Justin Warner, Director of Applied Threat Research at Gigamon, advised against drawing conclusions based on partial evidence and rushing to attribute activity or assume intentions in the early stages of disclosure.

“All too often, this type of activity simply results in larger confusion and unproductive conversation,” he told Help Net Security.

Piers Wilson, Head of Product Management at Huntsman Security, pointed out that the attack could potentially affect resource production in Norway, Qatar and Brazil – meaning the attackers have been able to cause maximum disruption on a global scale for, potentially relatively little effort.

“Large scale cyber-attacks have not been widely reported previously in Norway, additionally attacks on the manufacturing sector have been limited. This attack could certainly impact the onward supply chain,” noted Matt Middleton-Leal, Netwrix’s General Manager EMEA and APAC, and added that the impact of this attack may not be felt fully for some time to come.

“It is also worth pointing out that when an organisation has to revert to manual operations it typically means they have a breakdown in digital trust. If this is the case, as seen in several other high-profile ‘golden ticket’, type attacks the mean time for recovery could be very long as you are required to rebuild your entire IT backbone. However, at this stage this is entirely speculation,” he concluded.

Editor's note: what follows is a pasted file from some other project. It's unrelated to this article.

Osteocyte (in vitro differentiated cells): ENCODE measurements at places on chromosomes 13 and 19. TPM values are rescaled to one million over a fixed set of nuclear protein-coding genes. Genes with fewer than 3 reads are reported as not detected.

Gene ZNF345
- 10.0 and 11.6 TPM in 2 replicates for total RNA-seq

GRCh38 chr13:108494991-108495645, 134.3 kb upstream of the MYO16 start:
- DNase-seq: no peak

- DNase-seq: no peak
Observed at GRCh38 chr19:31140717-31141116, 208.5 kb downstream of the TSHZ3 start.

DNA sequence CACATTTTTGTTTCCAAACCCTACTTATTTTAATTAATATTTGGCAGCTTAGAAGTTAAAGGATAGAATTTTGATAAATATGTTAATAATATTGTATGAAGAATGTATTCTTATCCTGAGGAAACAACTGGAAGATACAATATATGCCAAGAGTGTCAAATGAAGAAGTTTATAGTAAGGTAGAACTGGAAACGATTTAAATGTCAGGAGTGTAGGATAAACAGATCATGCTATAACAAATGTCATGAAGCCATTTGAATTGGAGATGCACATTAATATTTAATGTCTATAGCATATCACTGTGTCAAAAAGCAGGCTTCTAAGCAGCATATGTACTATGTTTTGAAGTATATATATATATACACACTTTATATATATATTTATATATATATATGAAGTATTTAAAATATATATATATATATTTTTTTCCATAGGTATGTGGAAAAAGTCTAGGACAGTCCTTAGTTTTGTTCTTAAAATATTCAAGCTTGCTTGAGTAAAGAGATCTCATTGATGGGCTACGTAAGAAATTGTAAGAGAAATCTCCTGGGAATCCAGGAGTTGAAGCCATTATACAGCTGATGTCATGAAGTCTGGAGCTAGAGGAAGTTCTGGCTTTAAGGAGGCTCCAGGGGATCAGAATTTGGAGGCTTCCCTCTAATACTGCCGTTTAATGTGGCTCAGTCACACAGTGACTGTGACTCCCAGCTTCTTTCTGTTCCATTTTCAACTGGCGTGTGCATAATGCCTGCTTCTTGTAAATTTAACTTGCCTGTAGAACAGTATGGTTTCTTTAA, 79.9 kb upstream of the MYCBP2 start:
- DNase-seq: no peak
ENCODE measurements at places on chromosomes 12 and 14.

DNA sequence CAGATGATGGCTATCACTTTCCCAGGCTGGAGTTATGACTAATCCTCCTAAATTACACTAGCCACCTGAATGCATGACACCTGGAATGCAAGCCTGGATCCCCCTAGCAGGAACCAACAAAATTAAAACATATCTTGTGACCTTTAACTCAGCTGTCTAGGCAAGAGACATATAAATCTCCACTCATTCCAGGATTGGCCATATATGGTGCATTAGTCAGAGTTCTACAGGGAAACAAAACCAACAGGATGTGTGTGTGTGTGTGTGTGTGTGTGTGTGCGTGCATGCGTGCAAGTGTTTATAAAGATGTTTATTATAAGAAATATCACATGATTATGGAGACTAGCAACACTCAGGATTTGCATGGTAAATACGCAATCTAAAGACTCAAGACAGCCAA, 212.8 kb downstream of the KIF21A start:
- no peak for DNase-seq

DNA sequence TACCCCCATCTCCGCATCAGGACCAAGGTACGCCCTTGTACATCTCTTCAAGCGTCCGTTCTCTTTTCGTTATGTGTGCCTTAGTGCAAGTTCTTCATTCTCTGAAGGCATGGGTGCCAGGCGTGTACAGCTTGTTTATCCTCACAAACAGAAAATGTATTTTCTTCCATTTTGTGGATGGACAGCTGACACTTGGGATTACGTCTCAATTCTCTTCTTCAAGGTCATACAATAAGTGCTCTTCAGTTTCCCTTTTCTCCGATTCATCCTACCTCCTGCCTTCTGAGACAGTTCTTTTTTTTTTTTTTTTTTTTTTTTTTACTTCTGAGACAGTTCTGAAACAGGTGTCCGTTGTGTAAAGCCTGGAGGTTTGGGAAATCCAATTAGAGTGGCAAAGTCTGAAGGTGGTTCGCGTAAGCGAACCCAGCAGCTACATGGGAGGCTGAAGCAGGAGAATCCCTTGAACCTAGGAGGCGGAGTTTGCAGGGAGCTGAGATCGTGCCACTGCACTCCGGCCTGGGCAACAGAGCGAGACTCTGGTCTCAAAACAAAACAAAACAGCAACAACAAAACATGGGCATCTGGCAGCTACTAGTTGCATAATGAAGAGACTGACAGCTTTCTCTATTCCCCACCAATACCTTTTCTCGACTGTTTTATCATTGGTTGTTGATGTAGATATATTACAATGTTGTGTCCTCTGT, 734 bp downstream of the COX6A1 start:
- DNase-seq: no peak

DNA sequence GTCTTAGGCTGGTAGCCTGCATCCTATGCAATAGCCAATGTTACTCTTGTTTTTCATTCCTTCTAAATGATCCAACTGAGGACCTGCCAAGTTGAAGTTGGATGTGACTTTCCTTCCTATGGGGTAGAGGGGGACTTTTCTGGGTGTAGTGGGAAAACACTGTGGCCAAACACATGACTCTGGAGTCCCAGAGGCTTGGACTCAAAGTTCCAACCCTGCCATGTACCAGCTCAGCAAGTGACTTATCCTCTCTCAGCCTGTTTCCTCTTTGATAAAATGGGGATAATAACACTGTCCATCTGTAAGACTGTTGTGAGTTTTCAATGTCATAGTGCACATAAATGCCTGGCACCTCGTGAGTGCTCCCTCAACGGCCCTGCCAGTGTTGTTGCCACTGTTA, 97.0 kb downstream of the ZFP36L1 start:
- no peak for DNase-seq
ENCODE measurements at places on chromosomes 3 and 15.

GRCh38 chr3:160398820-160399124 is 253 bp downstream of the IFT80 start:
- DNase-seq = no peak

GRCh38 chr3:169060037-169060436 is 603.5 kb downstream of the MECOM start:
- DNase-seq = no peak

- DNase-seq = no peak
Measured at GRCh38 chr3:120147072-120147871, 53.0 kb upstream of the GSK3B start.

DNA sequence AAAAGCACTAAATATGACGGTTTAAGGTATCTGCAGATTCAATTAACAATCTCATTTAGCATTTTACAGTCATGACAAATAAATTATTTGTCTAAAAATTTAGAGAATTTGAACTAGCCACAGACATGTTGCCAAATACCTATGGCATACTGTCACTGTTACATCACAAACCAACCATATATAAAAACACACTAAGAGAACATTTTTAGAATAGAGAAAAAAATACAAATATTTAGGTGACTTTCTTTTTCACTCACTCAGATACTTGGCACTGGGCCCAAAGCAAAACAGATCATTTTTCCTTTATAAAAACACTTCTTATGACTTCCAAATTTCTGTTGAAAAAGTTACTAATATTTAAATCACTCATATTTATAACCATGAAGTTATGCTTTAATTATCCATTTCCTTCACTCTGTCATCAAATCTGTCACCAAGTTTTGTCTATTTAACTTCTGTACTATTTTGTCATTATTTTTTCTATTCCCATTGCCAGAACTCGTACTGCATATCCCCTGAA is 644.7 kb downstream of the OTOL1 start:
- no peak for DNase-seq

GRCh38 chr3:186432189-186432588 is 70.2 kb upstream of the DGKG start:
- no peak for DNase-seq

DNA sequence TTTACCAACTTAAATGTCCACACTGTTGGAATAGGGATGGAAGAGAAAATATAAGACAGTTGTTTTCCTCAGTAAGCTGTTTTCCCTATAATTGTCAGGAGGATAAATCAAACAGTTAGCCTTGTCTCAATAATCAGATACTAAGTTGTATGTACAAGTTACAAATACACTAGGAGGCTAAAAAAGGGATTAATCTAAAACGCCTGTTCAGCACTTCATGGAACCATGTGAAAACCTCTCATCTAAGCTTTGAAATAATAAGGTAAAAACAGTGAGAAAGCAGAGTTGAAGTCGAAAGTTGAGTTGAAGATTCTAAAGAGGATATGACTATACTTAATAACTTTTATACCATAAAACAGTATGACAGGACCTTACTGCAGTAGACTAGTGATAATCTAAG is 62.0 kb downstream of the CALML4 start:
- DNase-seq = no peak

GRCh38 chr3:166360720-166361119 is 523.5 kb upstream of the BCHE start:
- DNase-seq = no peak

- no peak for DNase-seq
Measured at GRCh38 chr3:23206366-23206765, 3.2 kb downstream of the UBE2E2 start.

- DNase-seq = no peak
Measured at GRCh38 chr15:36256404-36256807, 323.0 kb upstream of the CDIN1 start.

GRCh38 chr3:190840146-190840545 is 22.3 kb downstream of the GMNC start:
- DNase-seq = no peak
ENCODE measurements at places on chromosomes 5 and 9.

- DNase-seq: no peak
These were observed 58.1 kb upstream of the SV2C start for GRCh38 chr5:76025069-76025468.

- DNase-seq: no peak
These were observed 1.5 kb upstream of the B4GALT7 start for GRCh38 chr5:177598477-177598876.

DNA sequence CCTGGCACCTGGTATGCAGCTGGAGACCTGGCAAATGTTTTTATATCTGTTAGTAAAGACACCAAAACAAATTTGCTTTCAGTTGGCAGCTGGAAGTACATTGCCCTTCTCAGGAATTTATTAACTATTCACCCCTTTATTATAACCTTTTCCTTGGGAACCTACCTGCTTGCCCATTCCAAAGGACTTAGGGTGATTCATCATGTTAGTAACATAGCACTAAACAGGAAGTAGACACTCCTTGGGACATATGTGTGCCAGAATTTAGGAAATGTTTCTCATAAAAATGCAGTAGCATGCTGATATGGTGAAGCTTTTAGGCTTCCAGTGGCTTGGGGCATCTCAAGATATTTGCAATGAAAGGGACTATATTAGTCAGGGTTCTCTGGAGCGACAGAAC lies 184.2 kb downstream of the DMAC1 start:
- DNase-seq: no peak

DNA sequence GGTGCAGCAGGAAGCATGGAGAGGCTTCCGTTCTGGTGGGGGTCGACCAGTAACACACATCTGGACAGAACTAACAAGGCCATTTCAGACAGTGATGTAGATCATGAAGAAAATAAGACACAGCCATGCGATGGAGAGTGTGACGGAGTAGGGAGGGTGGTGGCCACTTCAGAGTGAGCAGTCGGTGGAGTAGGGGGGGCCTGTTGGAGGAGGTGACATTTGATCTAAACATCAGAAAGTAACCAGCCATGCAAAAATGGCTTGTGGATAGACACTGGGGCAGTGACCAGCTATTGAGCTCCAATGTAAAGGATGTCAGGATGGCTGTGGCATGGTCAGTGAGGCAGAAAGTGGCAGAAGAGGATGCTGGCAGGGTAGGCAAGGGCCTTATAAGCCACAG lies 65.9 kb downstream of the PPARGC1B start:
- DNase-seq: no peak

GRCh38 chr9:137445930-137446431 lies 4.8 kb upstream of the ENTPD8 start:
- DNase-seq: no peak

Terry Ray, SVP and Imperva Fellow, pointed out that Hydro’s next steps will be critical in determining the extent of impact this attack has on the company’s databases, files and cloud applications.

“The company should focus primarily on identifying and quarantining impacted users, devices and systems so as to control the data breach proactively. Having a strategy that takes into account what happens when a cyberattack occurs, whether it’s ransomware or another method, is essential to resiliency, especially in industries where information is critical and downtime can have significant global impact,” he told Help Net Security.

“Attacks such as this one bring to light the importance of protecting your data. Organizations – no matter the size or industry – should have robust technology solutions in place that are able to sense ransomware file access and curb potential attacks before they take place, so access and downtime can be limited. Furthermore, all businesses should consider that most attacks are not targeted at a single business, but are instead crimes of opportunity and as such, can happen to anyone.”

Tim Mackey, Senior Technical Evangelist at Synopsys, noted that the fact that Hydro is shutting down operations at some of their plants implies those plants had control system access from the internet or from computers connected to the internet.

“Minimally, this attack provides a lesson in the value of both network segmentation and ensuring that threat models are created, assuming the threat comes from an internal source. With increasingly sophisticated attacks, organizations must assume attackers could compromise internal systems as easily as they might attempt to breach a firewall into a production system,” he added.

UPDATE: Thursday, March 21 – 11:22 AM PT

We added a comment from Joe Slowik and removed comments from Bugcrowd and CyberX since they were flagged as inaccurate.

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Norsk Hydro cyber attack: What happened?